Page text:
Welcome to the Slamdome, a literary alternate universe wherein the poets are gladiators and the spectators lust for word blood. If you’re lucky, you might appear on the arena’s Jumbotron to spout an impromptu heroic couplet, as the Slam Silver Dancers flex choreographed, pyrotechnic mimes to the rhythms of Gwendolyn Brooks’s “We Real Cool,” and the crowd does the wave at the drop of a smooth-sounding slant rhyme. It’s a brave, new world of startling possibilities, and people all around the country are turning this vision into reality bit by bit through the hybrid artistic medium known as “poetry slam,” the passport to contemporary pleasures of the spoken word.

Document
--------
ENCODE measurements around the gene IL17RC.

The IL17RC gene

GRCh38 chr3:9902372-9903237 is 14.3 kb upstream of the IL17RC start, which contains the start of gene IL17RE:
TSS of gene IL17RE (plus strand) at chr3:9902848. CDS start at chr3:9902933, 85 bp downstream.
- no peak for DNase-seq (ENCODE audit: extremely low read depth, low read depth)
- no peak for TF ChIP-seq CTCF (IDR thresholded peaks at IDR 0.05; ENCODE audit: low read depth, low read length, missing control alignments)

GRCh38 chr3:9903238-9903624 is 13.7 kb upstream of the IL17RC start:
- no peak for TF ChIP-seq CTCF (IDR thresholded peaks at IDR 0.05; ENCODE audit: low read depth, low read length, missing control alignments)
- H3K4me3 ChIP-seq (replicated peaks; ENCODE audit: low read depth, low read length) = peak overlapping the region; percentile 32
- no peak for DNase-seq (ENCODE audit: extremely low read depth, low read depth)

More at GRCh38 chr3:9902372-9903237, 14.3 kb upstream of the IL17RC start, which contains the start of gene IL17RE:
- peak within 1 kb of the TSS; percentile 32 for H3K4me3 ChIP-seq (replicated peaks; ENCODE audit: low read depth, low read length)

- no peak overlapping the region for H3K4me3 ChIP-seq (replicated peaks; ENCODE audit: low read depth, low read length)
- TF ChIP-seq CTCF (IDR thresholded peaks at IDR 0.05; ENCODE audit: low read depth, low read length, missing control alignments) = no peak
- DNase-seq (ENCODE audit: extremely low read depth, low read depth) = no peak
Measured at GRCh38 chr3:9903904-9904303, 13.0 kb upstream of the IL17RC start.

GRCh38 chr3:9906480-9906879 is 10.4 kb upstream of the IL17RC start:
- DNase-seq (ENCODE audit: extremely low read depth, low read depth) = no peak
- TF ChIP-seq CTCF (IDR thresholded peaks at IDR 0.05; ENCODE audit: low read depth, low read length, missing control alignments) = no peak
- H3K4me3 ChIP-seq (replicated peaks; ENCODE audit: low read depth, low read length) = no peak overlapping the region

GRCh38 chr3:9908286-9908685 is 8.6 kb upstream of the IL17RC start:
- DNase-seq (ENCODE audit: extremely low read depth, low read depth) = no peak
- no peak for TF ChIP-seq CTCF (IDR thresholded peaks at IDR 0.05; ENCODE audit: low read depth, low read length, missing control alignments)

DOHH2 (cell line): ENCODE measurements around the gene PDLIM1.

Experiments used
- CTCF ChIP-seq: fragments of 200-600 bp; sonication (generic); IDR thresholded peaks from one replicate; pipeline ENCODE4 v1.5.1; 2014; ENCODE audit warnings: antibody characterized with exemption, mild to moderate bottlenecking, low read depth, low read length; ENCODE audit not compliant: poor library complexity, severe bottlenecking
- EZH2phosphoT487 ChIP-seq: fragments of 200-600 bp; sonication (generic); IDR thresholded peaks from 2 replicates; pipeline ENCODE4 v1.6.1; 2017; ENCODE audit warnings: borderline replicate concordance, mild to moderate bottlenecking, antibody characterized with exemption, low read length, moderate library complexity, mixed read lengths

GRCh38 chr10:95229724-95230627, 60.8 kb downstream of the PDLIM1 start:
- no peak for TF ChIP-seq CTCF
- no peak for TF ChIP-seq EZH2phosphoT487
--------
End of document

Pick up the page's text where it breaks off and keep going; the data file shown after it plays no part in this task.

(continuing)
Poetic Pugilism
Despite burgeoning popularity, even in Chicago, the birthplace of the poetry slam, most folks do not know their populist poetic counterparts, who weekly do battle in smoky bars and yearly trek to the Mecca of spoken-word sport: the National Poetry Slam. Witness an open invitation to this art-turned-sport through the anthology Poetry Slam: The Competitive Art of Performance Poetry. Some years ago, I lived and performed in Chicago as a spoken-word poet but had no experience whatsoever of poetry slam, despite its popularity among some bards my age. I had only murky information based on secondhand reports of vicious heckling and verse-almost-come-to-blows at the Green Mill Tavern slam venue, with no inkling of why Marc Smith, former construction worker and founder of slam, was prompted in his own time to create such a gimmick as poetry with scorecards to get audiences to listen.